7 Questions to Determine If Your Ministry Model Needs to Change

Have you ever experienced a “solution looking for a problem?”

I love that phrase.

It most commonly looks like a product developed by a company for a customer that doesn’t exist. Not in the Steve Jobs or Apple way. In the legitimate “we spent time and resources creating something that nobody will ever want or need” way.

At times a solution looking for a problem is a strategy or plan for a need that doesn’t exist.

These types of useless solutions are relatively easy to spot.

There is, however, a version of this dilemma that is painfully difficult to identify. If you miss it, the results can be catastrophic. If you allow it to continue, it can be impossible to resolve.

What version are we talking about?

The most difficult “solution looking for a problem” is legitimate a solution to a problem that DID, but no longer, exist.

If you’re a church leader, pay special attention to this version. This last version is what the church experiences all too often.

Too many churches have ministry models beautifully and strategically created for a moment in time that has passed. At the time of creation, the ministry model addressed a specific need. The model was a legitimate solution to a real problem. Yet, as time passed, the issues changed. And as the problems evolved, the necessary solutions changed. This problem evolution demands new solutions.

If your church operates from the same basic ministry model from a decade ago, it’s most likely outdated. Heck, if your church is using your 2019 model, your strategy is outdated.

Outside of the obvious situations (like a ministry model from your parent’s generation), how do you know if your strategy is no longer relevant?

Well, how are your results?

Your church (or organization) is perfectly designed to achieve the results you’re experiencing. If you aren’t seeing growth, odds are your model is behind the times. If you aren’t effectively making disciples, odds are your strategy needs an adjustment. If you are losing leaders — especially younger leaders — there is a good chance a ministry update is warranted.

Determining what to do is secondary to deciding it’s time to do it. The recognition that change is needed is the first decision.

Let me give you some questions to ponder as a team:

  1. When was your current strategy first instituted?
  2. What specific changes have been made since this initial installment? The specific changes are necessary to name. It’s too easy to say, “we’ve updated and changed along the way.” But, if your updates are mostly tweaks, you may still have an old model that looks new.
  3. Are we pleased with our ministry results?
  4. In our ministry, what must be true a year from now?
  5. If you were starting over, how would you design the ministry strategy?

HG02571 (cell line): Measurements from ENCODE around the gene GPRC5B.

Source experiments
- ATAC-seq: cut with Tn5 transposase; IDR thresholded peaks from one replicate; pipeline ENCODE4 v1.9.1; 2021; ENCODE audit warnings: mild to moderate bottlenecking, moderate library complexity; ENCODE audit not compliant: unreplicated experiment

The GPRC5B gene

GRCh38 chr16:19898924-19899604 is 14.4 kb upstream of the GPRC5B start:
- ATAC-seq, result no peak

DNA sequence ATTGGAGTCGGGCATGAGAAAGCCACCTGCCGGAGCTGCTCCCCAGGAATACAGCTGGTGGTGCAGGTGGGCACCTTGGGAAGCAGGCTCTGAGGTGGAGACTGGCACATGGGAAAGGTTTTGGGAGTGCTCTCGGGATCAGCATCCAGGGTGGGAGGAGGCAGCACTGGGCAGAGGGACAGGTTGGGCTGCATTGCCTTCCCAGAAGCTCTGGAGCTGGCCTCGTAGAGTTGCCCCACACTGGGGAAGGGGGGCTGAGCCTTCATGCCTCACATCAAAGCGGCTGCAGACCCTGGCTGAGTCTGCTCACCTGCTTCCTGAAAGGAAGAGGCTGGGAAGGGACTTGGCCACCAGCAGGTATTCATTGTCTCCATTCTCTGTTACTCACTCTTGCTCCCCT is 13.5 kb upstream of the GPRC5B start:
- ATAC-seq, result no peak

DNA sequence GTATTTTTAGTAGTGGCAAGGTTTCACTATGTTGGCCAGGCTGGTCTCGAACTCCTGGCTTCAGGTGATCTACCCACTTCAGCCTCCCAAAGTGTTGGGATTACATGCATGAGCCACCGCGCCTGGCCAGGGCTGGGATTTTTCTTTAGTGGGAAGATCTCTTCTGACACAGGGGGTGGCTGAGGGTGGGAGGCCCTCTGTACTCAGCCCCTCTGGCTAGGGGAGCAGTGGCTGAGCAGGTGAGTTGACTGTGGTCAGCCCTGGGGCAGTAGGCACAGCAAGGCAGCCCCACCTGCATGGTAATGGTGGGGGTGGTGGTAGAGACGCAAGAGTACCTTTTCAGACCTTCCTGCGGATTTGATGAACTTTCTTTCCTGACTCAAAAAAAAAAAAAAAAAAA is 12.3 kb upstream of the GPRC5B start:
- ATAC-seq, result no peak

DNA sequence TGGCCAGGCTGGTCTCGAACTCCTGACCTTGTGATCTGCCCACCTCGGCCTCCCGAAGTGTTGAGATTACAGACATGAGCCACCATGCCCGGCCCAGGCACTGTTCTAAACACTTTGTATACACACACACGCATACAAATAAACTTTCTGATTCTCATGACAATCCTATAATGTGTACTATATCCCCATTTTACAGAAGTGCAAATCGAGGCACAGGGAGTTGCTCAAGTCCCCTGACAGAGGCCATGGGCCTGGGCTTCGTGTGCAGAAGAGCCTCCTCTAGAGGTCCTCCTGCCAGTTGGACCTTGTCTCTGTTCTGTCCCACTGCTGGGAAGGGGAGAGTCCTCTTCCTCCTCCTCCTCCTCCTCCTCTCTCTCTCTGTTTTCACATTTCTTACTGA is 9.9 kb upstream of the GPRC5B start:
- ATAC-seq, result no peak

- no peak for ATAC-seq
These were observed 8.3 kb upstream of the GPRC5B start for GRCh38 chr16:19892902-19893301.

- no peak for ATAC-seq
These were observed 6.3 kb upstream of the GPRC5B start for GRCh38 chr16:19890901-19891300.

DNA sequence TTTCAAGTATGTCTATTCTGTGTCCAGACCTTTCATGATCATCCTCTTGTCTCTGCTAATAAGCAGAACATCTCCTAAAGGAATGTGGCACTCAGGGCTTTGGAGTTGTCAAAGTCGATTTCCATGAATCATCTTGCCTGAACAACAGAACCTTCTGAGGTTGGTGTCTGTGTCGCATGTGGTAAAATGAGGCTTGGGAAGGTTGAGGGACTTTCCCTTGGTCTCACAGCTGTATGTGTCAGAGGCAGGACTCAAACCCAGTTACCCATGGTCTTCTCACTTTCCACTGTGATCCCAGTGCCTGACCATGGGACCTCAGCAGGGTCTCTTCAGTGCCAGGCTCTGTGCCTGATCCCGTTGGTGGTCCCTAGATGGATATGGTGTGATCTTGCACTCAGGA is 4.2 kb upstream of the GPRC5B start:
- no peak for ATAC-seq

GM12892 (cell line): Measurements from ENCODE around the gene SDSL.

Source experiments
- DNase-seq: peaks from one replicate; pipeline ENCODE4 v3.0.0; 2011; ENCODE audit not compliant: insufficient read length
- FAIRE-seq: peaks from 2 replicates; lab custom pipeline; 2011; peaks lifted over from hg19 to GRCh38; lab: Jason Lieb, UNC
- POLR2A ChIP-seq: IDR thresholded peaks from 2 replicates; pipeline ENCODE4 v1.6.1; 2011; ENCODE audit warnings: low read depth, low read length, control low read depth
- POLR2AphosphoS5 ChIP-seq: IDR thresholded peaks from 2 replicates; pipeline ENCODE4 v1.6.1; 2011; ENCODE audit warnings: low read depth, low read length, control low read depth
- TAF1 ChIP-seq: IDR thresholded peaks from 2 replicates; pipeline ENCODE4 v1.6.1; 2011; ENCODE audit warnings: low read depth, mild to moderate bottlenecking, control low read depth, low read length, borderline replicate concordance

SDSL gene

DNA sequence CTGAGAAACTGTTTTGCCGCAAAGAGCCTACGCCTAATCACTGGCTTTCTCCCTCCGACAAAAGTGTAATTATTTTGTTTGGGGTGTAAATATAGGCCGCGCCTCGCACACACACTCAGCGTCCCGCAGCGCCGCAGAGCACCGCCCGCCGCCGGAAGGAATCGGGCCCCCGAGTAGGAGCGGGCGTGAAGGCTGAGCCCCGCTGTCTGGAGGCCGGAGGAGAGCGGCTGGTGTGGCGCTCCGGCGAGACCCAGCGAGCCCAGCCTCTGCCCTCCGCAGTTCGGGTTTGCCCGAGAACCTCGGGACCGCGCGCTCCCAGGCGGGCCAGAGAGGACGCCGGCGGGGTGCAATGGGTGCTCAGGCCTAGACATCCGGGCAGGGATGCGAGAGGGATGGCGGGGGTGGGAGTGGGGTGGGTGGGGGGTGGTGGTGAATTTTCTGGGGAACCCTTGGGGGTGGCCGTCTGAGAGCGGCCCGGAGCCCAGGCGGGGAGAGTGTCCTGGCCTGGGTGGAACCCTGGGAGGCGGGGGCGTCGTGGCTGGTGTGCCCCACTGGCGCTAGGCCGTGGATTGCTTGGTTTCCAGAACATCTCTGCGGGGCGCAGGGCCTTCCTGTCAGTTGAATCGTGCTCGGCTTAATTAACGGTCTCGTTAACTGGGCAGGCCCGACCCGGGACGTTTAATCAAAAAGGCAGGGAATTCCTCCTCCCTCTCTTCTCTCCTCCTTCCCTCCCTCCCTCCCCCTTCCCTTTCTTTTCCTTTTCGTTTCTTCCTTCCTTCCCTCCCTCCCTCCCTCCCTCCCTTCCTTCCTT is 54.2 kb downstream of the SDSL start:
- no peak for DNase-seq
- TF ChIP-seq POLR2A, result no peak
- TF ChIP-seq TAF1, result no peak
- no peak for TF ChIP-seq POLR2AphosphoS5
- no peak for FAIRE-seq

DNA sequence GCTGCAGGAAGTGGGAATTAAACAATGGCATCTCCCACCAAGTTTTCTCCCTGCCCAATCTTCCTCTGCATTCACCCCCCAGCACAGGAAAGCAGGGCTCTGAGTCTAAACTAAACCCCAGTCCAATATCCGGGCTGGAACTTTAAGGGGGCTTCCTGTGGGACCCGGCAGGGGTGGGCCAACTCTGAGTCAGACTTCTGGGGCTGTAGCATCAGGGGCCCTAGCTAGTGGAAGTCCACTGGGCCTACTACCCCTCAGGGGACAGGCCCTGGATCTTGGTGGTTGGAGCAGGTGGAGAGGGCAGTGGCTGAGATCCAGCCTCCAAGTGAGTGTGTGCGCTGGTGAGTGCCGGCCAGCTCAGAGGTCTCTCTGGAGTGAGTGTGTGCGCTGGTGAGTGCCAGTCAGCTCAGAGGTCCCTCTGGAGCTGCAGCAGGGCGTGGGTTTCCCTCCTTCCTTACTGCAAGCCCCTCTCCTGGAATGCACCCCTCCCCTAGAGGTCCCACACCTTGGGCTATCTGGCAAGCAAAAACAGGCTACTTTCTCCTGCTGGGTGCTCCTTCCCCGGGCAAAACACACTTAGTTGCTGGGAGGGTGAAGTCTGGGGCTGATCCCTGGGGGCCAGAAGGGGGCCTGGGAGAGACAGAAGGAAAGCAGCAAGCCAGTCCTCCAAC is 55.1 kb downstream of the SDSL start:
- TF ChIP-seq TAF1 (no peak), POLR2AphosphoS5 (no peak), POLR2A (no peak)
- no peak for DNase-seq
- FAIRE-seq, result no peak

6. How are newer churches or church plants operating? Where do you see significant differences?

Be honest with your answers. If new churches aren’t starting with your core ministry model, perhaps there is a reason. If other churches are growing or experiencing the results you desire, examine what they are doing.

Realizing your model is outdated is an exercise in humility. If you designed and implemented the model, even more humility is required to admit the gaps.

If I can be honest, I believe (from my experience with many, many church leaders) pride is the primary reason so many churches die or remain significantly underutilized. Great leaders care more about the mission than their personal preferences or pride.

With that in mind, let me offer one more question:

#7: What do you desire to see in and around your church the most?

If your answer is “life change,” then do whatever is required for that to happen. Whatever.

Change your model. Listen to younger leaders. Hire some younger leaders. Hire a consultant with fresh eyes. Interview church planters. Examine what other successful churches are doing. Read books that push your boundaries. Go to a leadership conference hosted by “that” church or denomination that you’re always looked down upon.

Here’s what I know for sure:

  1. There are problems in your community.
  2. Some problems are as old as time. Some are new.
  3. Regardless, evolving cultures need new solutions to both old and new problems.
  4. Your church can become the solution to these problems.
  5. Change is required.
  6. Pride will be your obstacle.

I believe you have what it takes to adjust your solution. I’ve seen many leaders do it. Unfortunately, I’ve also seen many prideful leaders blame the culture, their community, and worldliness. It’s always easier to look through a window and blame others than to look in a mirror and take responsibility.

You can’t spread the gospel in your community if you spend your time blaming your community.

How can I help?

Partnering with ministry and marketplace leaders from innovation through implementation is why I created Transformation Solutions. I’m dedicating my time to helping leaders like you discover potential problems, design strategic solutions, and deliver the preferable future.

Go right now to mytransformationsolutions.com and sign up for a free, 15-minute conversation to decide if working together works for you.

 

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